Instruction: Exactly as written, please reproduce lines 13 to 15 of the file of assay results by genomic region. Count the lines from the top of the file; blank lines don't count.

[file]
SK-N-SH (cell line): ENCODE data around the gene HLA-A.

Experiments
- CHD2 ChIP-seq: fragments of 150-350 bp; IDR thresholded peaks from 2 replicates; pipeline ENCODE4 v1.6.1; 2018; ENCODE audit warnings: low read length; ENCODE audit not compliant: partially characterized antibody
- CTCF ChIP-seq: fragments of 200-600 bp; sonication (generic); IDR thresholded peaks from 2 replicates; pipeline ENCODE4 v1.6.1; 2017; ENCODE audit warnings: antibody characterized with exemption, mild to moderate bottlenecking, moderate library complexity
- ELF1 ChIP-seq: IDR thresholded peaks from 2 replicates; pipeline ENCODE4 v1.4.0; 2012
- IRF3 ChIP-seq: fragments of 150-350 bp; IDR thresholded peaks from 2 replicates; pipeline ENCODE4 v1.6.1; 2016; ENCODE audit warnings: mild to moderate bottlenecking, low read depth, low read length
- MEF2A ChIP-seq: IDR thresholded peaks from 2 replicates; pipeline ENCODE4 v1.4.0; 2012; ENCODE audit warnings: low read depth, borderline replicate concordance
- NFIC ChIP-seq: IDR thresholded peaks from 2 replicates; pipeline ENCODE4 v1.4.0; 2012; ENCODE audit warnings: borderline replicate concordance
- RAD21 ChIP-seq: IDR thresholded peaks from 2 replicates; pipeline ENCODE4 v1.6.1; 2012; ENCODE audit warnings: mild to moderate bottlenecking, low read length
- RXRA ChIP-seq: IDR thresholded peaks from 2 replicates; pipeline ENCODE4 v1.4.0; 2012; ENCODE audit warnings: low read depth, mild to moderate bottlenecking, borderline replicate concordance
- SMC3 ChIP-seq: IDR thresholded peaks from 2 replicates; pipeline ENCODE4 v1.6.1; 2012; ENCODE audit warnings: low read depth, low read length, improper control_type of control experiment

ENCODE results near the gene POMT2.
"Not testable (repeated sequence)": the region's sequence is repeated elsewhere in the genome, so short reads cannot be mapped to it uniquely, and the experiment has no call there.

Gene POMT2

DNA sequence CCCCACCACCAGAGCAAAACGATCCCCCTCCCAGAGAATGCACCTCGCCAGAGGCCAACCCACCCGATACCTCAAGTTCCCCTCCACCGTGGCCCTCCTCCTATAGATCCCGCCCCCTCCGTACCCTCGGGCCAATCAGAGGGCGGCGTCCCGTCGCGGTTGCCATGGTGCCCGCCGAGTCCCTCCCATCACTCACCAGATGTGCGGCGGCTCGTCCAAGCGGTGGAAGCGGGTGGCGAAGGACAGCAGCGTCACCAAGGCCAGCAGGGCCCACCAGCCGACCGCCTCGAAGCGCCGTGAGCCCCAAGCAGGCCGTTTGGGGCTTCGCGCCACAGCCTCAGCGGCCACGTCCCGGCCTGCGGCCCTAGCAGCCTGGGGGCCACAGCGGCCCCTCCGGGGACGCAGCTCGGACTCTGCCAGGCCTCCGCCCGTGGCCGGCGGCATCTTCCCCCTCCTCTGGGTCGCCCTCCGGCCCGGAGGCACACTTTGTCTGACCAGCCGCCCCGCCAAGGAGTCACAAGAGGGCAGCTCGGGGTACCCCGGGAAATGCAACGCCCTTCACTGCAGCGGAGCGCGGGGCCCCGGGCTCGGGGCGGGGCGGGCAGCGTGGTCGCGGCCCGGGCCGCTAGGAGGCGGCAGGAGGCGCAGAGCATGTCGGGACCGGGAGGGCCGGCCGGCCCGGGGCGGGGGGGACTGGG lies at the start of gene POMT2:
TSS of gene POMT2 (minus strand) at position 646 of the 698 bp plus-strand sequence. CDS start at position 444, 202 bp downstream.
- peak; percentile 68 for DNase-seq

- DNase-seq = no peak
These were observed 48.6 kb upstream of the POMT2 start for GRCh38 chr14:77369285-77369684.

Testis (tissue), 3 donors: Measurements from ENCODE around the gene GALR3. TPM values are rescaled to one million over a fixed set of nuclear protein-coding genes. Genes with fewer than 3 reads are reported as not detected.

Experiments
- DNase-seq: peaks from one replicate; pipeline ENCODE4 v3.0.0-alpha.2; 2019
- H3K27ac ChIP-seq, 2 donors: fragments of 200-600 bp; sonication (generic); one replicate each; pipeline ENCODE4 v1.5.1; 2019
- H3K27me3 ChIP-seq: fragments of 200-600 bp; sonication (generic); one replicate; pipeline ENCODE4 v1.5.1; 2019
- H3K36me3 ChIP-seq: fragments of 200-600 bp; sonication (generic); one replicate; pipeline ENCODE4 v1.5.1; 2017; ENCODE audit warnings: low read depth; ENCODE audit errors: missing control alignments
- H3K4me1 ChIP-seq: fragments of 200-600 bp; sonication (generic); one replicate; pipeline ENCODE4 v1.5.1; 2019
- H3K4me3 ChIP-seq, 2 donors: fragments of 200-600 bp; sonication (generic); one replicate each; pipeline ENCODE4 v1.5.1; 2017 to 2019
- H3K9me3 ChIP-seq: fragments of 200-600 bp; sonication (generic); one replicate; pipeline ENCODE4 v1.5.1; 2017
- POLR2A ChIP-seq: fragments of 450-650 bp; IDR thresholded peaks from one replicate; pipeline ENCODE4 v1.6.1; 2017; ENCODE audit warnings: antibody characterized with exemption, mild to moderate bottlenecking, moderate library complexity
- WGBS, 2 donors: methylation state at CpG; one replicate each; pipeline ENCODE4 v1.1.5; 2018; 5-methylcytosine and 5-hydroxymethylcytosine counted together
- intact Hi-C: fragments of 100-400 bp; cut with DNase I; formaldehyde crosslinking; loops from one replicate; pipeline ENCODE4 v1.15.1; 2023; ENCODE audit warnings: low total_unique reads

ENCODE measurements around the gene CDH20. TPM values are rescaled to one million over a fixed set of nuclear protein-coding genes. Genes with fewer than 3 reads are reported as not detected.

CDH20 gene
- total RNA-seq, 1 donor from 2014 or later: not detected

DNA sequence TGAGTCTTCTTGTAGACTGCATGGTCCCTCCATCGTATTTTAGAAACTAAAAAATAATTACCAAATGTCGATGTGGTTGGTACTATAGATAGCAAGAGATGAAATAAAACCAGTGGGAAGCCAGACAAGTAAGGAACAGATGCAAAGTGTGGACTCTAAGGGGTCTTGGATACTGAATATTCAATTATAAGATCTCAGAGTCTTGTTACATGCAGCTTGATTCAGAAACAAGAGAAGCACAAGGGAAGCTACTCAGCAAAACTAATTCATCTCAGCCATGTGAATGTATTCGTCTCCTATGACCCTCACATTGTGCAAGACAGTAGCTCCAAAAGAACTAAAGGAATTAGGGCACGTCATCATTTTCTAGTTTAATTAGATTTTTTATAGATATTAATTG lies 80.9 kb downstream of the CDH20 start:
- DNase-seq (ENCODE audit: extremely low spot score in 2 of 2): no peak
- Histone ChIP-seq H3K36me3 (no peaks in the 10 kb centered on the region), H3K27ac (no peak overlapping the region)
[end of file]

"Not testable (repeated sequence)": the region's sequence is repeated elsewhere in the genome, so short reads cannot be mapped to it uniquely, and the experiment has no call there.

Gene POMT2

DNA sequence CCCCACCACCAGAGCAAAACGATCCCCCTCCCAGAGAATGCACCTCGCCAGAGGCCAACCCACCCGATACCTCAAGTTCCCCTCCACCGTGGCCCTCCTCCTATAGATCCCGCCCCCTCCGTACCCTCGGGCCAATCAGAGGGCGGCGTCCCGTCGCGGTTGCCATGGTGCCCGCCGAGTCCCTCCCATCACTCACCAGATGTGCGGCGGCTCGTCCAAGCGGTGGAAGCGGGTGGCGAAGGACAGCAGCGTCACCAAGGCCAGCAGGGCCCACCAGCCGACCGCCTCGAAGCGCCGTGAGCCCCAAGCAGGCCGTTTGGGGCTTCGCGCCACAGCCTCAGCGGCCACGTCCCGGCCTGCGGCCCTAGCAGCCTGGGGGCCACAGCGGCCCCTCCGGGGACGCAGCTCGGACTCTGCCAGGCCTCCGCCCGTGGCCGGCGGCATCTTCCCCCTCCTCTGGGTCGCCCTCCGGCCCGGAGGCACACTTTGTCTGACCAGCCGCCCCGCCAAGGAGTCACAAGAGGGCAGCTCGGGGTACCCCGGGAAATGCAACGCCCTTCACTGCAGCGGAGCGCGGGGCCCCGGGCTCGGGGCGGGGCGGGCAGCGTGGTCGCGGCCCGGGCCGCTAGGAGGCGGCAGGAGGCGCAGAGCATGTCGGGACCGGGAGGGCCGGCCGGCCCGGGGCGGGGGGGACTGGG lies at the start of gene POMT2: